With the pace of life for most of us, it seems like there’s never enough hours in the day to get everything done plus manage a household.
But for some seniors, keeping a home isn’t just a chore, it’s a massive challenge.
That’s because, for many, isolation isn’t the only problem.
It’s compounded by health and mobility problems.
The implications can be big – not just for people’s quality of life, but for B.C.’s bottom line.
In part two of a CKNW series, Charmaine de Silva takes a look at the lives of seniors who live, struggle and thrive, alone in Vancouver.
LISTEN: Aging alone part two
Listen to Part one of Aging alone here.
When we think of the horrible situations people live in in Vancouver, there are so many images that likely come to mind.
People struggling with addiction on the Downtown Eastside. Child poverty.
But that’s only a part of the picture.
Being lonely is not something anyone desires.
But imagine pairing lonliness with the inability to properly take care of yourself?
I learned about Guenther through the West End Seniors Network, and went to visit him.
Not enough help
Guenther has been living in his apartment for 35 years, and you can see the signs.
He’s accumulated a lot of stuff, which along with his wheelchair, makes getting in and out of the apartment difficult.
The smell is unpleasant, to say the least.
That’s no surprise. Unable to leave his suite after several falls, Guenther now relies on the kindness of others to remove his garbage, change his bedsheets, and clean his apartment.
He gets one hour of home support a week through Vancouver Coastal Health. And he receives some light housekeeping through Better at Home, a United Way program through the West End Seniors Network.
He says it’s just not enough time.
“I have someone coming in twice a month for two hours… What can I do? He just says there’s no money, and that’s it.”
There’s just not enough money to go around, certainly not enough to play “catch up” on a situation like Guenther’s.
CLICK TO SEE: Challenges of aging in isolation
Dora Ng coordinates the Better at Home program for the West End Seniors Network.
She says there are 100 people in the West End who take advantage of Better at Home, another 100 people on the waiting list.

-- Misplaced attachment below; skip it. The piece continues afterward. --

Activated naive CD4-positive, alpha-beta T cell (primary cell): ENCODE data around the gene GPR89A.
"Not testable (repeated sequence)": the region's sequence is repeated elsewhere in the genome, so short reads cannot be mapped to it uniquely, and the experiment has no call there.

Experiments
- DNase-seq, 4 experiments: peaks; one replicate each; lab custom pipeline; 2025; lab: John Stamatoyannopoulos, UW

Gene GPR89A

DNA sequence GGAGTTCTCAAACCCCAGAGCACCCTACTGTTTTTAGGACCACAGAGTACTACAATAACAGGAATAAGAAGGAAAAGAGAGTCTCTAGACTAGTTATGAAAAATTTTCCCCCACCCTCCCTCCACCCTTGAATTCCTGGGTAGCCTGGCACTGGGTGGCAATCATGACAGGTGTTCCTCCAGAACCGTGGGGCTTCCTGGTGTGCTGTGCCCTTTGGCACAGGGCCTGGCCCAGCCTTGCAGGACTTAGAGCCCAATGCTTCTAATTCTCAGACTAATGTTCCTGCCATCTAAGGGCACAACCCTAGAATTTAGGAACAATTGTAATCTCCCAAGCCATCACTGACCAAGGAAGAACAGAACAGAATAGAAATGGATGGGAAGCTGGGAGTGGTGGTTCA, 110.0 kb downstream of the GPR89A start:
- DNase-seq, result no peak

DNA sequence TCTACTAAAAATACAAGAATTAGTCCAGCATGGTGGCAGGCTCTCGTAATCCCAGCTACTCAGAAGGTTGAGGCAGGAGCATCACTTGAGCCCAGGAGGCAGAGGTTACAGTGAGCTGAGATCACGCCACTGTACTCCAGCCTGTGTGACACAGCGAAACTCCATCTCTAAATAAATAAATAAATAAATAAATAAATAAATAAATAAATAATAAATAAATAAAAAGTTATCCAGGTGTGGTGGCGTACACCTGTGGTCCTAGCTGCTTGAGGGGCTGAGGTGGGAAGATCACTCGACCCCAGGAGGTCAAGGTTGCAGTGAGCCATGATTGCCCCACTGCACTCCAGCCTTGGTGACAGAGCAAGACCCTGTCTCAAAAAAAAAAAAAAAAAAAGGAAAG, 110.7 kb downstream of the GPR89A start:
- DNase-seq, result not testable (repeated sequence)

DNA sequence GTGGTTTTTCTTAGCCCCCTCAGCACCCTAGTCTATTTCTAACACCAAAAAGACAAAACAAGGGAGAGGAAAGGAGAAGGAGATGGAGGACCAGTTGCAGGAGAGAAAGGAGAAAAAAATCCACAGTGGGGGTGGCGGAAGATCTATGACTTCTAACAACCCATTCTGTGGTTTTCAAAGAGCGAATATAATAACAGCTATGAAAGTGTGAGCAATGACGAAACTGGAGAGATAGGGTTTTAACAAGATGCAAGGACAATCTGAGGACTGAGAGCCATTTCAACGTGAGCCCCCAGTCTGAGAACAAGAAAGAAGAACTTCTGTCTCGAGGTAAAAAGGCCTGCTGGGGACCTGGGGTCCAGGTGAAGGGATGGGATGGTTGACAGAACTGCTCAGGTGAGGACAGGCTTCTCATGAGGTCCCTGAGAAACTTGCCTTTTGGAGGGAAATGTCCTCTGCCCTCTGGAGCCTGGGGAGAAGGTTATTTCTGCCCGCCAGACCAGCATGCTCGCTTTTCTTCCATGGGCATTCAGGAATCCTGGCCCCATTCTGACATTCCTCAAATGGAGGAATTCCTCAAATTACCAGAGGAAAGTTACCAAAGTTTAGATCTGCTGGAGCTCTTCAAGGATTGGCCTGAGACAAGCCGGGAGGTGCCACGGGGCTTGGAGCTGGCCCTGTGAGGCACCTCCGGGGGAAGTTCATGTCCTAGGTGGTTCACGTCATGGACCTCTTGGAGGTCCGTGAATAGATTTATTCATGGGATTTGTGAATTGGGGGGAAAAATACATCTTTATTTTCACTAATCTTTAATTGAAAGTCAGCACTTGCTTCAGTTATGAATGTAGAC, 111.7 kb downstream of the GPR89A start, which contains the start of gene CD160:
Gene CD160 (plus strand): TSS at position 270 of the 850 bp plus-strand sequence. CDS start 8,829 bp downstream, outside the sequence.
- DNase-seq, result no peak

“When you don’t have social support, the kind of isolation you live in can be very surprising. We’ve come into homes where somebody completely cannot bend. So if they drop a piece of food, that piece of food might be on the floor rotting away until two weeks later when their housekeeper comes in again. Isolation can impact mental health, but also physical health… It’s not uncommon for seniors to use the emergency care services at hospitals, which is very costly when they are unable to get the support at home.”
And hospital is where Guenther spent the eight months before May, after taking a serious fall.
“I spent one month in intensive care, and then the rest of the time for a broken ankle. I don’t have anyone to take care of me here, so they do it in the hospital.”
Since being released, he hasn’t left his apartment once. That’s not a single trip out in six months.
That level of isolation means, Guenther doesn’t get to interact with that many people.
“I have my neighbour coming up, she does the shopping for me. She lives on the 4th floor and I pay her every so often. She was the only visitor I had in the hospital when I was there for eight months. Without her, I’d be finished a long time ago. Thanks Ellen!”
The cost of isolation
If Guenther had better access to home support, he wouldn’t be so isolated.
His standard of living would also be higher.
And Dora Ng notes, it would also cost the system less, overall.
“Home support is very cost effective. It keeps people living independently, it keeps people happy, it keeps people healthy. It’s a very cost-effective investment when we’re talking about support services.”
West End MLA Spencer Chandra-Herbert agrees, and thinks the province should be paying for it, instead of relying on charity.
“When an organization steps up to provide some level of home support, so laundry, cleaning, things the BC government used to provide, they’re filling a gap. But they themselves will admit they can’t fill that gap. They’re just trying to deal with a huge problem they see, that seniors are living in soiled clothes, with soiled bedding, because the BC government has cancelled that service.”
He says the long wait lists suggest there are probably even more people who need help who haven’t applied. And he says letting the problem get worse is neither compassionate nor cost effective.
“There are a lot of seniors out there who aren’t getting any help, who are probably going to end up in long-term care, in the emergency room, because they are not getting the attention they might have used to receive through the B.C. home care programs. Bad for them… [and] an emergency room visit is so much more expensive.”
The province says it is spending money on home care for seniors, more money than it ever has before.
But is it enough?
With the population of seniors skyrocketing, how are we going to get ahead of the problem if we are playing catch up right now?